USB-based

Since the Universal Serial Bus specification provides for a five-volt power supply, it's possible to use a USB receptable as a power source for recharging batteries. Products based on this approach include chargers designed to charge standard NiMH cells[2], and custom NiMH batteries with built-in USB plugs and circuitry which eliminate the need for a separate charger.[3]

 

"Short circuiting"

A short circuit (connecting the output terminals together) does not usually damage a simple battery charger. For that reason it is a suitable source of DC voltage for experimentation. It may, however, require an external capacitor to be connected across its output terminals in order to "smooth" the voltage sufficiently, which may be thought of as a DC voltage plus a "ripple" voltage added to it. To see the difference between connecting and not connecting a capacitor, connect also an oscilloscope across the output terminals. Note that there may be an internal resistance connected to limit the short circuit current, and the value of that internal resistance may have to be taken into consideration in experiments.

Pay-per-charge kiosk, illustrating the variety of mobile phone charger connectors.
Pay-per-charge kiosk, illustrating the variety of mobile phone charger connectors.

Mobile phone charger

Battery chargers for mobile phones and other devices are notable in that they come in a wide variety of connector-styles and voltages, most of which are not compatible with other manufactuers' phones or even different models of phones from a single manufacturer. In many cases, although a connector may be the same for devices from the same brand or compatible with a device from another brand, the actual charging parameters may differ – using a charger just because it has the "right" connector may result in an inadequate charge or even permanently damage the device.[4]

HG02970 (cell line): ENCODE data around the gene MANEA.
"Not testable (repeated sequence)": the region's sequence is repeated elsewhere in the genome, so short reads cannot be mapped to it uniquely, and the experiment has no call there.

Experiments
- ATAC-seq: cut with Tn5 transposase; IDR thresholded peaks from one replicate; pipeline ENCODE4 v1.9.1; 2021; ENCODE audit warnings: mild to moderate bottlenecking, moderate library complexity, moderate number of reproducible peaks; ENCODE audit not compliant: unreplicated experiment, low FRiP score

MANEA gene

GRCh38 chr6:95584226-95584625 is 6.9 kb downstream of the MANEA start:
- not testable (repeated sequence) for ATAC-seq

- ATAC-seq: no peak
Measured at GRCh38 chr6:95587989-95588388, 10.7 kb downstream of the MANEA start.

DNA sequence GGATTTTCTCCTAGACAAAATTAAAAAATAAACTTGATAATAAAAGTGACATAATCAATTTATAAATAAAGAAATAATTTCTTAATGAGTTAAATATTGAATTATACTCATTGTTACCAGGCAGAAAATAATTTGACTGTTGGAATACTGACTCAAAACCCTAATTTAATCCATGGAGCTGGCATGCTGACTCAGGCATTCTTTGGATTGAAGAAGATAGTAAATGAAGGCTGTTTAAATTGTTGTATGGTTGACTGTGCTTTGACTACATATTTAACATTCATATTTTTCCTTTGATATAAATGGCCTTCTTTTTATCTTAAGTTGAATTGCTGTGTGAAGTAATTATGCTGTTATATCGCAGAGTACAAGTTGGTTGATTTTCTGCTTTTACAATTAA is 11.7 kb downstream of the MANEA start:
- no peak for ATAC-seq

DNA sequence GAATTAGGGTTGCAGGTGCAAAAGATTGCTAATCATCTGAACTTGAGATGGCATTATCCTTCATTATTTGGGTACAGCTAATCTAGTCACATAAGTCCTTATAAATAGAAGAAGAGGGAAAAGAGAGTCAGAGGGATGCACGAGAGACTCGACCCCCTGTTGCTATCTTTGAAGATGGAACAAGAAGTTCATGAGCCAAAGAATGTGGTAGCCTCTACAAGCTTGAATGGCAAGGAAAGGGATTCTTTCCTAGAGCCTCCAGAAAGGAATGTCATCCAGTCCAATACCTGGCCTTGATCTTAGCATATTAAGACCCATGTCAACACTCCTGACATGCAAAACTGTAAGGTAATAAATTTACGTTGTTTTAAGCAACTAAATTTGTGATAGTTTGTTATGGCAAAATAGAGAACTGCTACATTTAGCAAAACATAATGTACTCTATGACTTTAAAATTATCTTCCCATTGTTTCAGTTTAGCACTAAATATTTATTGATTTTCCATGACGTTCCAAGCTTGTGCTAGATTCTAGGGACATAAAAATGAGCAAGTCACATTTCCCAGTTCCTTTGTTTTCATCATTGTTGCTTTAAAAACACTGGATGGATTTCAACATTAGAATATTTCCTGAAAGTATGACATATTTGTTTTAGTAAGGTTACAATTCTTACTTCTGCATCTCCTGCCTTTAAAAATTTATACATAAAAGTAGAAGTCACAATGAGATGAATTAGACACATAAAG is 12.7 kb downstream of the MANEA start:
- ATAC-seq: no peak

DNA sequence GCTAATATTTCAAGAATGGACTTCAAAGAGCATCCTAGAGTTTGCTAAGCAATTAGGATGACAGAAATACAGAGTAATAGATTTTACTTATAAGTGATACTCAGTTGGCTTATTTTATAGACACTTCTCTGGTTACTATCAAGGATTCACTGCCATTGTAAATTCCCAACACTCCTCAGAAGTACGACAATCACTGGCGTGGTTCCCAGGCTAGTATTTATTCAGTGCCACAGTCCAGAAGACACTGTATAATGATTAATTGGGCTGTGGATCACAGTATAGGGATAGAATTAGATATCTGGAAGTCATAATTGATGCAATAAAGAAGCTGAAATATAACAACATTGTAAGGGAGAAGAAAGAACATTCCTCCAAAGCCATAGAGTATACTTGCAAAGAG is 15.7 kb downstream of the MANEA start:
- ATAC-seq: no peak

Users of publicly accessible charging kiosks must be able to cross-reference connectors with device brands/models and individual charge parameters and thus ensure delivery of the correct charge for their mobile device. A database-driven system is one solution, and is being incorporated into some of the latest designs of charging kiosks.

There are also human-powered chargers sold on the market, which typically consists of a dynamo powered by a hand crank and extension cords. [5] There are also solar chargers.[6]

China is making a national standard on mobile phone chargers using USB port.[7]


 

References

  1. ^ http://www.en.varta-consumer.com/15minutes?&, from a VARTA website
  2. ^ http://www.everfast.com.hk/catalog/usb-stick-battery-charger-aa-nano-usb-battery-charger-aa-aa-p-78.html
  3. ^ http://www.usbcell.com/support/faqsection/5, from a Moixa Energy website
  4. ^ The charge of the mobile phone brigade, a July 2004 opinion column from The Age
  5. ^ an example of a commercialised human-powered charger
  6. ^ example of solar charger
  7. ^ China to work out national standard for mobile phone chargers
Retrieved from "http://en.wikipedia.org/wiki/Battery_charger"